Anne Alexandra Lawrence (born November 17, 1950) is an American sexologist and the most prominent “autogynephilia” activist in history. Lawrence is author of the 2013 book Men Trapped in Men’s Bodies: Narratives of Autogynephilic Transsexualism.
Many people (including me) have come forward with observations and first-hand reports where Lawrence performed inappropriately sexual “medical” exams. Following a 1997 resignation for examining an unconscious patient for signs of ritualized genital modification, the bulk of Lawrence’s personal and professional life has been dedicated to promoting the “autogynephilia” diagnosis. Lawrence has since worked closely with Ray Blanchard, the Toronto sexologist who invented this diagnosis in 1989.
Lawrence earned a Bachelor’s degree in Chemistry from University of Chicago in 1971, then a medical degree from University of Minnesota in 1974, with a specialty in anesthesia. Lawrence began taking hormones in medical school but stopped at some point. Lawrence took an anesthesiologist position at Swedish Medical Center in Seattle, Washington.
Lawrence got married in 1987 and had two children. Lawrence began making a gender transition again in 1992, ending the marriage in 1995 and transitioning at work soon after.
In July 1996, Lawrence created Transsexual Women’s Resources, one of the most important early online resources for trans medical information, later housed at annelawrence.com. Much of it was first-hand reports, such as Lawrence’s 1996 essay about vaginoplasty with Toby Meltzer titled “Taking Portlandia’s Hand.” It also had the largest collection of vaginoplasty information and results from around the world, captioned with Lawrence’s personal opinions about the results. Many of the images of results were taken by Lawrence, often at community gatherings or at Lawrence’s home. Lawrence has since removed most of the material and excluded it from archival sites.
Lawrence discovered the disease “autogynephilia” in 1994 after reading Blanchard’s journal articles published between 1989 and 1993. Lawrence then began proselytizing for “autogynephilic transsexual” as an identity at gender conventions, finding few community supporters.
It soon emerged from her papers, that Lawrence, after periods of personal confusion, ‘found herself’ with reference to Blanchard’s concept, in much the same way that so many transgendered people speak of ‘finding themselves’ when first becoming acquainted and adopting the medical terms ‘transvestite’ or ‘transsexual’.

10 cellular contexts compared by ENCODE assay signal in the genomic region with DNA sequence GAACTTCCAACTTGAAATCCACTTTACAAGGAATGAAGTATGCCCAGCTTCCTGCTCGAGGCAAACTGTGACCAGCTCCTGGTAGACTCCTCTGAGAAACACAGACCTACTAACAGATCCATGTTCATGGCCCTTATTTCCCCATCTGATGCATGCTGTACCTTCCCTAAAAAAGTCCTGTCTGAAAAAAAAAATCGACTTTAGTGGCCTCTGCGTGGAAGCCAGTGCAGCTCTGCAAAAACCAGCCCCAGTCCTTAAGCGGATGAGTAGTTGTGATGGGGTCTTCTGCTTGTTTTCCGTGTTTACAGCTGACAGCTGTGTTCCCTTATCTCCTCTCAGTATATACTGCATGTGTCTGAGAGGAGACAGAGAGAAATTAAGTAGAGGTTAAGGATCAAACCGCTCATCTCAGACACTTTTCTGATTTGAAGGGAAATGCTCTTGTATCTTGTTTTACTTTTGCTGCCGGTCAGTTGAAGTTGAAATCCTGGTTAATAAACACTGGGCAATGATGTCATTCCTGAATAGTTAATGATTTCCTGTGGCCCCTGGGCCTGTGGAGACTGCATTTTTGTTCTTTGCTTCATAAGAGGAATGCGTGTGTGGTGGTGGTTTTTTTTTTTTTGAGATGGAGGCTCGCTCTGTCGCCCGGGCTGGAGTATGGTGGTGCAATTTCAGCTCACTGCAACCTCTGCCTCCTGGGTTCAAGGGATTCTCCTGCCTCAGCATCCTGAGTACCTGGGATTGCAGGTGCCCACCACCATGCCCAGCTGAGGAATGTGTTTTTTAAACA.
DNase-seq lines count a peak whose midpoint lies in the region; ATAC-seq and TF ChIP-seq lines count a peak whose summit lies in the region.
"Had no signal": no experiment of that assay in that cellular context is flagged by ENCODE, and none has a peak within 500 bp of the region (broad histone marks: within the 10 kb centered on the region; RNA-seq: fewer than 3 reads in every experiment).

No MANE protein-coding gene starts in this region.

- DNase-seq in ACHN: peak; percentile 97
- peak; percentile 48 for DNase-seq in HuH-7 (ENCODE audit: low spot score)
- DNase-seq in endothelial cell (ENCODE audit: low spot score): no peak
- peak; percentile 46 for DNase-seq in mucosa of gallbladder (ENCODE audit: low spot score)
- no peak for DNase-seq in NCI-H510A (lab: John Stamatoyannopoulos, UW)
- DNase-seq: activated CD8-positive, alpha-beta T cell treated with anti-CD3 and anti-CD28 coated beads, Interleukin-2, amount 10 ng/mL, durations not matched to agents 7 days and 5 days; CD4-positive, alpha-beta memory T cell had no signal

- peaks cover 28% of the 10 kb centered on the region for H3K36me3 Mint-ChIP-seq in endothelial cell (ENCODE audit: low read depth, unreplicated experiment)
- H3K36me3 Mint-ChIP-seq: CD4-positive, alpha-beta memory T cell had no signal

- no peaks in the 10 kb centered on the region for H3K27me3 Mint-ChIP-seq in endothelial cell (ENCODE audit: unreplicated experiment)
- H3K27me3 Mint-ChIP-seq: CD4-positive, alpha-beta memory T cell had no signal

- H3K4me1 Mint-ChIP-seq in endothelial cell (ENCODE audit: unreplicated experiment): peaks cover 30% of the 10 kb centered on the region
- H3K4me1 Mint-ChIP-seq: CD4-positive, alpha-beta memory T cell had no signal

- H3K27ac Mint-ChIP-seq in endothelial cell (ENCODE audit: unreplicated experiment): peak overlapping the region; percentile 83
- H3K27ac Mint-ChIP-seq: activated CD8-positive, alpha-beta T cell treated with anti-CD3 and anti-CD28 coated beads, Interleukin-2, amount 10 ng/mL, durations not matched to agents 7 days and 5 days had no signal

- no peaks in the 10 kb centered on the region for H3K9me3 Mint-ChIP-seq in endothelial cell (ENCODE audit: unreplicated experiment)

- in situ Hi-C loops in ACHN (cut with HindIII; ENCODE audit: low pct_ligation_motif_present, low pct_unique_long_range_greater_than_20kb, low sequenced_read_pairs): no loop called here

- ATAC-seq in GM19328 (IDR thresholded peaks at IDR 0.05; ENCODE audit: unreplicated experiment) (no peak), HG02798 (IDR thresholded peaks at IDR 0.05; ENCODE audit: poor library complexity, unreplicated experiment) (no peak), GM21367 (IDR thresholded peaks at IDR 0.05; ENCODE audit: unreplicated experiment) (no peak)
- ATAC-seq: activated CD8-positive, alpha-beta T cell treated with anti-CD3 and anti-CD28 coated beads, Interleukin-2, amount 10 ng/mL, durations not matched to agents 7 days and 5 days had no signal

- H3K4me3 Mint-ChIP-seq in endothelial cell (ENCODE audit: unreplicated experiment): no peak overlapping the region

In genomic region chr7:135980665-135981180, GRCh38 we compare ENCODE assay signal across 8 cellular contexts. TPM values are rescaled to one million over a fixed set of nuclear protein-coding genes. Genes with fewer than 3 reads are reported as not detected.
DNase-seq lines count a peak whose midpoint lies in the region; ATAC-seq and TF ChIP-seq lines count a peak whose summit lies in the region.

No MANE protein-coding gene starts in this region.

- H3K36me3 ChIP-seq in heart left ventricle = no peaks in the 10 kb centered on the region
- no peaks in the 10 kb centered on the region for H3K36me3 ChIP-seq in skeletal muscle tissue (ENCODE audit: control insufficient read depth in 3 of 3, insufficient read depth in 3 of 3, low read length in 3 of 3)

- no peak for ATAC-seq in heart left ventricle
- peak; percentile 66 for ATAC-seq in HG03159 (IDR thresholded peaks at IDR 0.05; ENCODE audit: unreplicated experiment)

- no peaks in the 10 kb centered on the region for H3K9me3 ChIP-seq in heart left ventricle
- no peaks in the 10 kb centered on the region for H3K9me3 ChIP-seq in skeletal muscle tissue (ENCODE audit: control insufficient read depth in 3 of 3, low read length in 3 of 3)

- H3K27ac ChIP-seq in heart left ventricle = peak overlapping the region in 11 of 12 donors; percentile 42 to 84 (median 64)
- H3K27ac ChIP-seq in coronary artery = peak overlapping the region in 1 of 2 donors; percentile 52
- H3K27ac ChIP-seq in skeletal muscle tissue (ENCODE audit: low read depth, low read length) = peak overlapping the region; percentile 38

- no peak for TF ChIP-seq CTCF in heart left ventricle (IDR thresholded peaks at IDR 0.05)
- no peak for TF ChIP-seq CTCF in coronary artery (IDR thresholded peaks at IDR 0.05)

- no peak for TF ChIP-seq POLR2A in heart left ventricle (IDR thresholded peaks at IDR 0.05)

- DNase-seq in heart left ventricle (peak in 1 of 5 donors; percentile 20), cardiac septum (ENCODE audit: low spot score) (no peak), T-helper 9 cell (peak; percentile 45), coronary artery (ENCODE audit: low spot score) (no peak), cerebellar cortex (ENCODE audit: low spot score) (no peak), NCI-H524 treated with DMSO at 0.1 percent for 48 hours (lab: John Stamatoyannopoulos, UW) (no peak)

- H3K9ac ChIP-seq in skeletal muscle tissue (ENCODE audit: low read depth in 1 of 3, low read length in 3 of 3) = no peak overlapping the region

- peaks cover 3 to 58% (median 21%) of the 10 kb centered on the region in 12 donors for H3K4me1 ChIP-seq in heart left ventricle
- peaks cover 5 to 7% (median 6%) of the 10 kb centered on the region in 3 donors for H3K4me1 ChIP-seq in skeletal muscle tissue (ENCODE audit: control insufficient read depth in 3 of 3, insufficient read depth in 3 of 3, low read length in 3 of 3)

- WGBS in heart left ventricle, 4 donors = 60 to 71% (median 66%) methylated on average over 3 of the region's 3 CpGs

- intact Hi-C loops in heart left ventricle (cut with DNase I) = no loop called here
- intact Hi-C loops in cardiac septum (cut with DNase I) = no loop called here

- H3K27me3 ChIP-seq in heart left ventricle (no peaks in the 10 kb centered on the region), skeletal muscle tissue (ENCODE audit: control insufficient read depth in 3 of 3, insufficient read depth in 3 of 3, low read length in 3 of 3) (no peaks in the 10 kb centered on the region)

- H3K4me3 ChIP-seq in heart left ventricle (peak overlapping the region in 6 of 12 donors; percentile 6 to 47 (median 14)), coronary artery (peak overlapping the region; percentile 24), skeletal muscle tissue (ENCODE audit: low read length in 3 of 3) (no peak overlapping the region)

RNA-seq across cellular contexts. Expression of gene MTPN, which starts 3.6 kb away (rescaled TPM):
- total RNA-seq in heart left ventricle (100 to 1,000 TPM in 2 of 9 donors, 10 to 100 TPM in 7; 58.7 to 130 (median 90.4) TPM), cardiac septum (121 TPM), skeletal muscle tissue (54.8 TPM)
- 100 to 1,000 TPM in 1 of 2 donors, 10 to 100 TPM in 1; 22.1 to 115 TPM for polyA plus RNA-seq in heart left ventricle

Via Ekins and King (2012):
Lawrence says that on reading Blanchard’s journal articles that she experienced the ‘kind of epiphany that trans people often feel when first coming across words and formulations that fit and work for them’ (Lawrence 1999a). Not only do they feel empowered to make sense of their predicament, but the formulations are proof to them that they are not alone.
In 1996, Lawrence began promoting the disease online, which brought Lawrence to the attention of other “autogynephilia” activists promoting it. They began to shower Lawrence with attention and validation.
1997 hospital resignation
In 1997, Lawrence was accused by coworkers of examining an unconscious Ethiopian patient for signs of ritualized genital modification during a medical procedure. That triggered a state investigation, and Lawrence resigned prior to the full investigation.
The incident was not widely publicized until trans activist Roberta Angela Dee published a 2002 exposé that included excerpts from the case file from the State of Washington.
I later obtained the complete adverse action report from the state.
Reinvention as sexologist
Lawrence began focusing more on online resources following the failure of her marriage and anesthesiology career, but as she became more and more focused on “autogynephilia” activism, the trans community began to turn on her as well.
Lawrence and I both ran prominent websites on gender transition, and we began discussing collaboration on a book, to the point that we met in person at her home in 1999. Her website at the time contained photographic examples of vaginoplasty results, and I agreed to let her photograph my results provided they were not connected to my name. At the end of the photography session, Lawrence came on to me while I was still getting dressed, which I considered inappropriate. In a 2003 exposé, Dallas Denny published a similar account of Lawrence doing the same thing to journalist Donna Cartwright.